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<< See Part IV

In the past four articles of this series I have focused on Kodiak's (NYSE:KOG) Koala and Polar prospect. Additional Polar acreage will be acquired in January of next year. This acquisition (pdf) is for 50000 net acres, 30000 of which are located in the Polar prospect, with the other 20000 in north Williams very close to the Divide County border. As with the BTA Oil acquisition in October, there was motivation to sell. Both BTA OIl and North Plains Energy had prime real estate in Williston Basin, and it is rumored both were motivated. This shouldn't be big news as more often than not, a company will look for buyers and not vice versa. Increasing completion costs are a big concern for a company having IP rates half that of a company like Kodiak, Brigham (BEXP), and Newfield (NYSE:NFX). This has been consistent for both selling companies, when compared to other completions of these three companies.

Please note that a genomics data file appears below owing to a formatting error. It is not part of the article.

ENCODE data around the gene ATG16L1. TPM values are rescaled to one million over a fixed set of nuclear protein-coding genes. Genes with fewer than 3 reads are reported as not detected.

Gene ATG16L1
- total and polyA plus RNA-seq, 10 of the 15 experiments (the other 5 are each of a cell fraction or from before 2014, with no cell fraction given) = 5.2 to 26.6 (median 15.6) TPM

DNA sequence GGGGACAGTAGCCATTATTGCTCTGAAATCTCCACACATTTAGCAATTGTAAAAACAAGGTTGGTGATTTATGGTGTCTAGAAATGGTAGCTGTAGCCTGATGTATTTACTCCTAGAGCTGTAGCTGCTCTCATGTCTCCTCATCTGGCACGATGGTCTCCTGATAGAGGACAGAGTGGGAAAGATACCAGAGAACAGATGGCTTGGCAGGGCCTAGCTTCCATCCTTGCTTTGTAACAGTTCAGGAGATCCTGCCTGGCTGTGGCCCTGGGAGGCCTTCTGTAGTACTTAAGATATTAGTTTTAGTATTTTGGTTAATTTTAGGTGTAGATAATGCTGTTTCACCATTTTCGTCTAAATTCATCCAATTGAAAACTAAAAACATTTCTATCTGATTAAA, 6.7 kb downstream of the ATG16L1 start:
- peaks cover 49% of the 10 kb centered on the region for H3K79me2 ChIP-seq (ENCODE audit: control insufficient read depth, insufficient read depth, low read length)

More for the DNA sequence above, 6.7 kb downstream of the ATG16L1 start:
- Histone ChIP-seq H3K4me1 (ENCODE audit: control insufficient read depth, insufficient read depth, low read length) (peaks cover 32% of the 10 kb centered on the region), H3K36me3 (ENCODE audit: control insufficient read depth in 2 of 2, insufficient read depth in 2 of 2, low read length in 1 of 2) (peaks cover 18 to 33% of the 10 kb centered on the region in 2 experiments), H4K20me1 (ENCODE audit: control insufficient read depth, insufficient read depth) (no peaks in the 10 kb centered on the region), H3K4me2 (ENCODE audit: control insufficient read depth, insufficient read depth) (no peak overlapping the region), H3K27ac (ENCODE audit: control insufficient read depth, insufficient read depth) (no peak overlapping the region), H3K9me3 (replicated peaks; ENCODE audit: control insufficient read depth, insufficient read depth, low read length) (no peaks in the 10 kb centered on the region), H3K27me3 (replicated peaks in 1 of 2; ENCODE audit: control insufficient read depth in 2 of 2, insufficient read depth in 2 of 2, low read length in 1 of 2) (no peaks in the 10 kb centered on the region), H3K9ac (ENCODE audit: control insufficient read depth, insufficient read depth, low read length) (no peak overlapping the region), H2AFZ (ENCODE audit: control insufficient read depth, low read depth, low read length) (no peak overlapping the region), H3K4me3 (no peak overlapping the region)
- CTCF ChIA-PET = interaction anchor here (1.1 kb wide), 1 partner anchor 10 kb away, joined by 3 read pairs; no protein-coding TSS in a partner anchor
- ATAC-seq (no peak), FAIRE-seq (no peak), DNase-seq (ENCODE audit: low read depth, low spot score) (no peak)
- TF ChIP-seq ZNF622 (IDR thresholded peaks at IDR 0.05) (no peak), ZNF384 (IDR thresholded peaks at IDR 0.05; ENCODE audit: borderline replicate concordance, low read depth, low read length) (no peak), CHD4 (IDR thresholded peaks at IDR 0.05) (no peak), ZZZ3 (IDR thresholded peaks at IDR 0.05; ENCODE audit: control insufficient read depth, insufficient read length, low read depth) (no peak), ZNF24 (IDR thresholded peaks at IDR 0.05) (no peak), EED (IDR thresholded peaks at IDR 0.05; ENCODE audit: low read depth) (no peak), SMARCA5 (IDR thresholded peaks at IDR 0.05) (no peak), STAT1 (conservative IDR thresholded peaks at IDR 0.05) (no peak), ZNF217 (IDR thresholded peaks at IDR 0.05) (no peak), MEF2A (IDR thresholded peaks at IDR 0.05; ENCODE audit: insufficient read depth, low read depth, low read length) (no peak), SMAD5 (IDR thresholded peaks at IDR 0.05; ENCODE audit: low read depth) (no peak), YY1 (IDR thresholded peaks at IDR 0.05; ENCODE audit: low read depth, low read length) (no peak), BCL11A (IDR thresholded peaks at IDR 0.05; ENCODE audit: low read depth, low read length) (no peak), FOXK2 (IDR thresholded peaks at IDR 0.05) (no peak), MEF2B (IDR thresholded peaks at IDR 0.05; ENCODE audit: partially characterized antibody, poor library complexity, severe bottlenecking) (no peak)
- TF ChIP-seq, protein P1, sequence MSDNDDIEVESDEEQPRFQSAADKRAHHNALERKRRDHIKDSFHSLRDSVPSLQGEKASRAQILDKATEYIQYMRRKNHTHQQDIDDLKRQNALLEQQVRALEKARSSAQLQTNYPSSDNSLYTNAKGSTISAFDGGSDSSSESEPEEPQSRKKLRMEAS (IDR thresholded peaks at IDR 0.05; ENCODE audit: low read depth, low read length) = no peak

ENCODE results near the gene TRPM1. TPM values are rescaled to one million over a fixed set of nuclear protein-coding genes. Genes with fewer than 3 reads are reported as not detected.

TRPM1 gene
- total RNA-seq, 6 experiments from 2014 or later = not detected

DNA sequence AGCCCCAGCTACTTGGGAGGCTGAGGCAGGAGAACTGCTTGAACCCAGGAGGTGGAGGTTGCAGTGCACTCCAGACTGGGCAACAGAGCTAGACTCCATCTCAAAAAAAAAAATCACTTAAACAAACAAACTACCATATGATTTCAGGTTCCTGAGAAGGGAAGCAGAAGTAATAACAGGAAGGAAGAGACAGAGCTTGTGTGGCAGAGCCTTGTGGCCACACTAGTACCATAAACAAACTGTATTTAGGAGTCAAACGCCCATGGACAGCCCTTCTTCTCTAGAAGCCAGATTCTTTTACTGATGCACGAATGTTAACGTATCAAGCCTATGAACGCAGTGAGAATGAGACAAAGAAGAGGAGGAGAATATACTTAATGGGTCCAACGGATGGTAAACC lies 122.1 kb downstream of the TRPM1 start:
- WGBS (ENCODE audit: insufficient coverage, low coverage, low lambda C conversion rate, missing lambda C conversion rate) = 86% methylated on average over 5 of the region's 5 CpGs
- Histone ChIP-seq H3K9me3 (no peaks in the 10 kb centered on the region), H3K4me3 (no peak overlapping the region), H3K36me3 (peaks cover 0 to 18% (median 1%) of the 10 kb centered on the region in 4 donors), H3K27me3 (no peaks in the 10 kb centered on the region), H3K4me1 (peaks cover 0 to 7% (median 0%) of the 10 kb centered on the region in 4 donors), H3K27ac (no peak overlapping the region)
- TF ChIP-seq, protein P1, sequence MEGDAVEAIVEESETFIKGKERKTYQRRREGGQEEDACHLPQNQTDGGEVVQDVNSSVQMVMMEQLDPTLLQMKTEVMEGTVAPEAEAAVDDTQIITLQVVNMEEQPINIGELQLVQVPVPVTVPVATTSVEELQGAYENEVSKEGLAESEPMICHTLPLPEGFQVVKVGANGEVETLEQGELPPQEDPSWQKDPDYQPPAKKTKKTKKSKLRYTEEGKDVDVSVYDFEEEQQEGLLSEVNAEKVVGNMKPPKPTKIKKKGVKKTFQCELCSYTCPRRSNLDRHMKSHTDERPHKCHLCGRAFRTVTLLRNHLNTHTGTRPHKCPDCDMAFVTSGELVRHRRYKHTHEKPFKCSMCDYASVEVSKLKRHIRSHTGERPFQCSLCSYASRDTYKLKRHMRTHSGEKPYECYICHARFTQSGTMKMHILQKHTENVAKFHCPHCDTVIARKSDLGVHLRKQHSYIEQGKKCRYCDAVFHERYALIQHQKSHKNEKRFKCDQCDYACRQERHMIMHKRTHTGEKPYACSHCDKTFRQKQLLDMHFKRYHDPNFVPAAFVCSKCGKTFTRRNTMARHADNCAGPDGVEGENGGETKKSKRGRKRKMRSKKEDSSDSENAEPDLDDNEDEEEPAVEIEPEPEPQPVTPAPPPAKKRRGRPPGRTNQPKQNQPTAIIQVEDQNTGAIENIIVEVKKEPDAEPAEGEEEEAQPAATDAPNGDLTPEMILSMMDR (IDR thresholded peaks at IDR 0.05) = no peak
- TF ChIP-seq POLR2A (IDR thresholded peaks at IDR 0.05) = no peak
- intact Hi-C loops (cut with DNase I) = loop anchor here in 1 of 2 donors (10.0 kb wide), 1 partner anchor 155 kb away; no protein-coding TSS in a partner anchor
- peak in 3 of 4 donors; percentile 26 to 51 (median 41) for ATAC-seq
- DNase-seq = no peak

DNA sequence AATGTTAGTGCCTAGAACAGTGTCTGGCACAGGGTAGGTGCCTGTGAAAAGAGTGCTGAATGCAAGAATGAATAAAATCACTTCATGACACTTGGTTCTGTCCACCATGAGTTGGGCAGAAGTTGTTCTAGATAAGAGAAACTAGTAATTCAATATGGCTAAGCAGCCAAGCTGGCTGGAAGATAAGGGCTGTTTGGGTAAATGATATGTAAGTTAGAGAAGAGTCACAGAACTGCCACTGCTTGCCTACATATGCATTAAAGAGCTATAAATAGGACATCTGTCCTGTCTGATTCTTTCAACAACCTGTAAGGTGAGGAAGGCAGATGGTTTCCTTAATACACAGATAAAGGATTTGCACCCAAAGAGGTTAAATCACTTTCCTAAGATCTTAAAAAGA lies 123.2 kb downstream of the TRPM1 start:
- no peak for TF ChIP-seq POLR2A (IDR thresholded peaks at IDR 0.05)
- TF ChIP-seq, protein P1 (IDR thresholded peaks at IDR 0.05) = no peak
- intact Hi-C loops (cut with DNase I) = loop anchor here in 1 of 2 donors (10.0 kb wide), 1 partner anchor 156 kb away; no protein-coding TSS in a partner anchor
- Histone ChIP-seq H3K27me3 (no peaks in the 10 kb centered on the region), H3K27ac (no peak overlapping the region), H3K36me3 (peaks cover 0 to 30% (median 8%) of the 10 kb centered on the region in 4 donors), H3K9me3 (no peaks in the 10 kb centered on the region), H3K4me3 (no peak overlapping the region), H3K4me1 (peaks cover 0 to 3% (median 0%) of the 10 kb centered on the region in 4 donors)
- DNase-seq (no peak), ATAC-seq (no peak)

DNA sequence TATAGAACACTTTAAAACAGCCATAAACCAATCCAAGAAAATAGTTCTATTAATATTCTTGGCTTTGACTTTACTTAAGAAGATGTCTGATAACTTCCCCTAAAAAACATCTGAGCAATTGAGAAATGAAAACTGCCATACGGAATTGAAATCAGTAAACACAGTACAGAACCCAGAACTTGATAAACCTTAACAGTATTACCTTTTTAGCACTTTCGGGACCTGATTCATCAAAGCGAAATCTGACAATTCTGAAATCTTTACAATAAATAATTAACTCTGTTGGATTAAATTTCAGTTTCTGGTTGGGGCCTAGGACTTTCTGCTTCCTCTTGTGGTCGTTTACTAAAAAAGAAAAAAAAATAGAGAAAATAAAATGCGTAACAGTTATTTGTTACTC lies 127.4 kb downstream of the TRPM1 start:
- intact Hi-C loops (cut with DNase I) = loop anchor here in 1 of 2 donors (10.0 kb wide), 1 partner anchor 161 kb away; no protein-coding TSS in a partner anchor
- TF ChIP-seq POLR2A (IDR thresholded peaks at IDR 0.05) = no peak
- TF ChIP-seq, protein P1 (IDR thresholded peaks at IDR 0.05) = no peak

In part one of this series, I listed the most recent BTA Oil wells on the acreage Kodiak just purchased. Of those five wells, BTA Oil averaged an IP rate of 915 Bo/d. North Plains Energy has completed several wells in southeast Williams and northeast McKenzie counties:

  1. Nelson 5-18H: IP rate of 502 Bo/d
  2. Evitt 16-12H: IP rate of 1031 Bo/d
  3. Wold 16-7H: IP rate of 866 Bo/d
  4. Hellandsaas 16-8H: IP rate of 1342 Bo/d
  5. Flatland 9-9H: IP rate of 929 Bo/d
  6. Sorenson Federal 15-5H: IP rate of 801 Bo/d

These are the North Plains wells completed in 2011 with an average IP rate of 912 Bo/d. Statistics show both companies purchased by Kodiak had similar initial production rates. If we compare these wells to the IP rates of Kodiak in its Koala prospect the difference is significant.